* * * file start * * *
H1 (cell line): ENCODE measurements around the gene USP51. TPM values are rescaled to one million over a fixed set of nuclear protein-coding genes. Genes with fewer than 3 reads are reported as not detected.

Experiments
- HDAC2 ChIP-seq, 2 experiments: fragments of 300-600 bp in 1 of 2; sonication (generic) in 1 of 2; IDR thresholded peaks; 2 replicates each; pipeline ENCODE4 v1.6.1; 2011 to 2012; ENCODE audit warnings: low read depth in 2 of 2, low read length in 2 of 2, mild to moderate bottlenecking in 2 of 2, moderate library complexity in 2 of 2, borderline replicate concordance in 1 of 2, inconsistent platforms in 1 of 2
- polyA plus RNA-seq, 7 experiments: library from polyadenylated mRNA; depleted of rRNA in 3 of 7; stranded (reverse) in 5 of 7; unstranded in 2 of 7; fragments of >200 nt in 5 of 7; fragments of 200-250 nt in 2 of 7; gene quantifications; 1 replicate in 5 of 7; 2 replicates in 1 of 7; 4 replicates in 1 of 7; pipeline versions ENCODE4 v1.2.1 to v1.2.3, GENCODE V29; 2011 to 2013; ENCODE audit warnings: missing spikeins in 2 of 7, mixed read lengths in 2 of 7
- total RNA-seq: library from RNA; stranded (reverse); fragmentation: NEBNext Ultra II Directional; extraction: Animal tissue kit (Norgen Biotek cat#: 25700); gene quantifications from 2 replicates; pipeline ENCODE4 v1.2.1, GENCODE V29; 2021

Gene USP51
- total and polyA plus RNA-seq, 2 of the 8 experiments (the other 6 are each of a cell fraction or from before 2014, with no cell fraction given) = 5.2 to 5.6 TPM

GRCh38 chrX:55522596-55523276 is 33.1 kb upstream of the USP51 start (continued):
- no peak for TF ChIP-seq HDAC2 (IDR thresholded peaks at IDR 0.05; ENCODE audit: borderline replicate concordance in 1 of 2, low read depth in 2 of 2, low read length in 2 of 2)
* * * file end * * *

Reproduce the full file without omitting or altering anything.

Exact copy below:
H1 (cell line): ENCODE measurements around the gene USP51. TPM values are rescaled to one million over a fixed set of nuclear protein-coding genes. Genes with fewer than 3 reads are reported as not detected.

Experiments
- HDAC2 ChIP-seq, 2 experiments: fragments of 300-600 bp in 1 of 2; sonication (generic) in 1 of 2; IDR thresholded peaks; 2 replicates each; pipeline ENCODE4 v1.6.1; 2011 to 2012; ENCODE audit warnings: low read depth in 2 of 2, low read length in 2 of 2, mild to moderate bottlenecking in 2 of 2, moderate library complexity in 2 of 2, borderline replicate concordance in 1 of 2, inconsistent platforms in 1 of 2
- polyA plus RNA-seq, 7 experiments: library from polyadenylated mRNA; depleted of rRNA in 3 of 7; stranded (reverse) in 5 of 7; unstranded in 2 of 7; fragments of >200 nt in 5 of 7; fragments of 200-250 nt in 2 of 7; gene quantifications; 1 replicate in 5 of 7; 2 replicates in 1 of 7; 4 replicates in 1 of 7; pipeline versions ENCODE4 v1.2.1 to v1.2.3, GENCODE V29; 2011 to 2013; ENCODE audit warnings: missing spikeins in 2 of 7, mixed read lengths in 2 of 7
- total RNA-seq: library from RNA; stranded (reverse); fragmentation: NEBNext Ultra II Directional; extraction: Animal tissue kit (Norgen Biotek cat#: 25700); gene quantifications from 2 replicates; pipeline ENCODE4 v1.2.1, GENCODE V29; 2021

Gene USP51
- total and polyA plus RNA-seq, 2 of the 8 experiments (the other 6 are each of a cell fraction or from before 2014, with no cell fraction given) = 5.2 to 5.6 TPM

GRCh38 chrX:55522596-55523276 is 33.1 kb upstream of the USP51 start (continued):
- no peak for TF ChIP-seq HDAC2 (IDR thresholded peaks at IDR 0.05; ENCODE audit: borderline replicate concordance in 1 of 2, low read depth in 2 of 2, low read length in 2 of 2)